Google is the only major browser developer that has not yet agreed to include a do-not-track feature for advertising in its software. Google has been chastised for ignoring this new trend and accused that it is selling out users to its advertisers. A new patent that describes a complex ad technology that enables advertising to “follow users” and react specifically to user interests is new ammunition for critics.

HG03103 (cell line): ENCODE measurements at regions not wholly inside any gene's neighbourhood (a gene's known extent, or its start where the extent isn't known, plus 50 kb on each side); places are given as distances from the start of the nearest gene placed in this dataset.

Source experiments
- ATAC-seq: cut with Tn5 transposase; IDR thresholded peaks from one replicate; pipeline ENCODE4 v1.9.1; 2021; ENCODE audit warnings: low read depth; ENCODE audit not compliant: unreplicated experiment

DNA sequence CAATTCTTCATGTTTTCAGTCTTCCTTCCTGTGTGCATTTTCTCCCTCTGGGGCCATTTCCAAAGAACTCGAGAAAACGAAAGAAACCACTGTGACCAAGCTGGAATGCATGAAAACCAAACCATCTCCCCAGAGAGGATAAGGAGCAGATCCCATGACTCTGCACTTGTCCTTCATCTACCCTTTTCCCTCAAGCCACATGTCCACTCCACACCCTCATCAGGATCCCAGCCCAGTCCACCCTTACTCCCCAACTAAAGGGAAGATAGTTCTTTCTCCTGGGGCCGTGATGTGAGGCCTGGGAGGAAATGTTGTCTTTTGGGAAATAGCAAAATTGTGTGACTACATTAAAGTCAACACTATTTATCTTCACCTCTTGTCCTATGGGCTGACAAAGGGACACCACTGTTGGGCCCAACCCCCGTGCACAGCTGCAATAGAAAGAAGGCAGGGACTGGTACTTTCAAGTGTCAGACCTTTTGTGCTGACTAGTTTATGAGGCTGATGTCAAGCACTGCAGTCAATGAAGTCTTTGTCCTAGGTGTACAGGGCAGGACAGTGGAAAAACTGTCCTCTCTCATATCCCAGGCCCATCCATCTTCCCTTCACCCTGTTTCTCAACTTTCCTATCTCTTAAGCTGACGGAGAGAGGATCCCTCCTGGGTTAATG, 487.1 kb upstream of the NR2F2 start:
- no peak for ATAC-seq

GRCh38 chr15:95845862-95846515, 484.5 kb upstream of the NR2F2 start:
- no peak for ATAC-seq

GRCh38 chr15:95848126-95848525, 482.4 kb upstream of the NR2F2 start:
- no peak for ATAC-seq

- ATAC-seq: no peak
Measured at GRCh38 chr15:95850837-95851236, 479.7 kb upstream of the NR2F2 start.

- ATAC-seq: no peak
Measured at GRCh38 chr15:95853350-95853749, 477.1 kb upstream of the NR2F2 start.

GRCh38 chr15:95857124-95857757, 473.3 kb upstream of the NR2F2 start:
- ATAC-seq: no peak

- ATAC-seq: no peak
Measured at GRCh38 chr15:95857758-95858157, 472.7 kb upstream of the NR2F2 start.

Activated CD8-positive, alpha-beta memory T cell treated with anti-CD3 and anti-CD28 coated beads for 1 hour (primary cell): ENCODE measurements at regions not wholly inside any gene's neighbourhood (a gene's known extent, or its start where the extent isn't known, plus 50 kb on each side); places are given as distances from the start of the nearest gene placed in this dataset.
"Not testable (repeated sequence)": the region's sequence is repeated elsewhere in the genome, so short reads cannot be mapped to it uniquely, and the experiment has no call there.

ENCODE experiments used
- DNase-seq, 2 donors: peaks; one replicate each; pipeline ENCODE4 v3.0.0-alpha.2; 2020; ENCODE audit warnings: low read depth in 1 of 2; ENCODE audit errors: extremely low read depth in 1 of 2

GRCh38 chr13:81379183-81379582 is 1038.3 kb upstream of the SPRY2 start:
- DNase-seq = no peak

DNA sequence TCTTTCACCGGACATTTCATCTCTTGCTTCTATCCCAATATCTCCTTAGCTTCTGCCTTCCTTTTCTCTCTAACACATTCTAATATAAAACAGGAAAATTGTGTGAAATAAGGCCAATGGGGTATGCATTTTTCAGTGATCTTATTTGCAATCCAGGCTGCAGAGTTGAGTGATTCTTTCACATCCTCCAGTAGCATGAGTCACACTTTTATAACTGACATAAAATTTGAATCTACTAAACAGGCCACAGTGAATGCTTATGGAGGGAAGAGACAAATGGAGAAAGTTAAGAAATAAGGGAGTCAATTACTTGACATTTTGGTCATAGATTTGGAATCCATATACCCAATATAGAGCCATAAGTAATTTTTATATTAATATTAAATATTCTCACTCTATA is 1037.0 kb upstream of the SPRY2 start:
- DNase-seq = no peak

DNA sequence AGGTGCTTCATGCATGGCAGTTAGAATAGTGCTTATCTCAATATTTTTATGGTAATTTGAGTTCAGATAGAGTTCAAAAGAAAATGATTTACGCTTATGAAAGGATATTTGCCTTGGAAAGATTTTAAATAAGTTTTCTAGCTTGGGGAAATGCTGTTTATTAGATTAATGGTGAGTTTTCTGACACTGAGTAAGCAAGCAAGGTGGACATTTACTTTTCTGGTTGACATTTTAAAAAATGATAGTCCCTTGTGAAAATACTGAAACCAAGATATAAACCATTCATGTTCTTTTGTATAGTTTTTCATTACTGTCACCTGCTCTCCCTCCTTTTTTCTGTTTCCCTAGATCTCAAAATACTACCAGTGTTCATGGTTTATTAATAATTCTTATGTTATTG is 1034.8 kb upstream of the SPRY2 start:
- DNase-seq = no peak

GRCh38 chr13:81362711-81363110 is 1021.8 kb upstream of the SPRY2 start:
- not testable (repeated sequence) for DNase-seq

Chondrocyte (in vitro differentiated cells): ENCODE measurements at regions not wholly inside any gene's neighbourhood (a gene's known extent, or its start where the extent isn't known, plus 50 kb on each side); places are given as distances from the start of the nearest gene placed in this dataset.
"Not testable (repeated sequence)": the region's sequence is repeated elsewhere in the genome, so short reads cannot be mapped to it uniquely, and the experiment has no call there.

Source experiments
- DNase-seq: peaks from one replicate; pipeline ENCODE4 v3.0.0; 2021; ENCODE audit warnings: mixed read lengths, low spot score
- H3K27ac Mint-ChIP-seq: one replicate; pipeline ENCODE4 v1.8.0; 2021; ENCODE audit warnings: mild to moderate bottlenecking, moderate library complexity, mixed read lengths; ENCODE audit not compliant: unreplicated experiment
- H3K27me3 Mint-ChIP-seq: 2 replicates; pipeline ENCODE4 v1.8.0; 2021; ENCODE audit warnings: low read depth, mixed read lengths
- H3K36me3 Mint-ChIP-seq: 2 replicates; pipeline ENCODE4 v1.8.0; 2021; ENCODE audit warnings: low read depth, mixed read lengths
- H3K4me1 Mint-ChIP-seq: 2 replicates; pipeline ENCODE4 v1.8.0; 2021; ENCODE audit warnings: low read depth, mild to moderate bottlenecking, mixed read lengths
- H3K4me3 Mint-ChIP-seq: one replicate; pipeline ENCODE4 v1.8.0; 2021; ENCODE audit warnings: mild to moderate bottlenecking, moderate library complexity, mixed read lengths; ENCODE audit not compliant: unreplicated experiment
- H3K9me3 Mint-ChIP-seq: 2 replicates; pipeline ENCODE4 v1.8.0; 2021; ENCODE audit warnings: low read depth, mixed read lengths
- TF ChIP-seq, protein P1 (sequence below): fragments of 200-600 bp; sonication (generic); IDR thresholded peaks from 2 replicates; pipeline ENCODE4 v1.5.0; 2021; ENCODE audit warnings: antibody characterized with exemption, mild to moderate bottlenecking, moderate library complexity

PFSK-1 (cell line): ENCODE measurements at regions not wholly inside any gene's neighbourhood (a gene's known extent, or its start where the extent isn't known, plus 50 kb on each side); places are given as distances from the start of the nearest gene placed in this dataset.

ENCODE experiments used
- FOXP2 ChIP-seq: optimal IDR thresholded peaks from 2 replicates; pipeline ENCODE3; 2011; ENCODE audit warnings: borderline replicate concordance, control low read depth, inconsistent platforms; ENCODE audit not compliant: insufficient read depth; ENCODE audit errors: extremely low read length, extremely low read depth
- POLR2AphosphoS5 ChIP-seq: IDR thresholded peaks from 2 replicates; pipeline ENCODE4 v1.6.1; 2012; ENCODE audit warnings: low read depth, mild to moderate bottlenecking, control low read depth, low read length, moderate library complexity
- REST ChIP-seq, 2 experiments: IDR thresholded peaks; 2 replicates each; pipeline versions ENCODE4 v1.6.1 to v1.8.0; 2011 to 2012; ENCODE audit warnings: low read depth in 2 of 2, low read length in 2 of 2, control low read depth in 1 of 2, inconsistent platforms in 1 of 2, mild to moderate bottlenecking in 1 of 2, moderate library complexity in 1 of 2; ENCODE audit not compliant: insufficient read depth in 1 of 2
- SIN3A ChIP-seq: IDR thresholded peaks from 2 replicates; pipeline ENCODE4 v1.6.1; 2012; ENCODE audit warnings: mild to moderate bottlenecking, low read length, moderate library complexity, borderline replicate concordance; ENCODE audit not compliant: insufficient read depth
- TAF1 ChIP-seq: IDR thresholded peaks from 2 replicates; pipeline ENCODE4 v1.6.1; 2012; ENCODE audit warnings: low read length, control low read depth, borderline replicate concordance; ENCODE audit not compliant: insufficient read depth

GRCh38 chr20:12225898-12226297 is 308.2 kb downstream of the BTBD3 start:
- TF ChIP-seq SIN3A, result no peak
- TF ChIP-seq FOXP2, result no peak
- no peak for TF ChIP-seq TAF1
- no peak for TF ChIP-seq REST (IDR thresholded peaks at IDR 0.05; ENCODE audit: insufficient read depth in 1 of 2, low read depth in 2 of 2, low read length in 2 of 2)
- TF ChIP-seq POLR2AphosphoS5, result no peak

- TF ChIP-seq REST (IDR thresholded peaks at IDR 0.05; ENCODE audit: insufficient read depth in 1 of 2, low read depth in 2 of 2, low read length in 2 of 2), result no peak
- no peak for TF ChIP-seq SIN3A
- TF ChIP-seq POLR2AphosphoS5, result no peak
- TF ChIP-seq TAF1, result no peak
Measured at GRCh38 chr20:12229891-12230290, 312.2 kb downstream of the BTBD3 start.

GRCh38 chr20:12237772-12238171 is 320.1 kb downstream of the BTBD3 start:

Mozilla’s Asa Dotzler has been the most outspoken critic to attack Google over its lack of do-not-track support. For Dotzler, Chrome is Netscape 7 all over again, when AOL/Netscape shipped the software as a rebadged Firefox 1 with a removed pop-up blocker. He suggests that Google’s Chrome browser team is under pressure of Google’s advertising unit, which has surely no interest in using a do-not-track technology. The overall industry trend today appears to be scaled back privacy invasion, but Google is, in fact, going the other direction. A new patent that was granted to Google today, describes a menu ad technology that gives advertisers much more granular features how users may interact with ads. Such ads have ‘menus’ and multiple levels that can even replace general website content. Google said the technology allows advertisers to track every single click and even actions such as downloaded images and what data was cached by a client device. Of course, the technology includes close tracking features across different web pages as well as “various referenced electronic documents.” Google said that it intends charge advertisers based on click-through rates, certain user activities and a pay-for-performance model. The entire patent seems to fit Google’s recent claims that Chrome is critical for Google to maintain search dominance through its Chrome web browser and Chrome OS operating system and was described as a tool to lock users to Google’s search engine and – ultimately – its advertising services. So, how likely is it that Google will follow the do-not-track trend? Not very likely. You can leave a response, or trackback from your own site.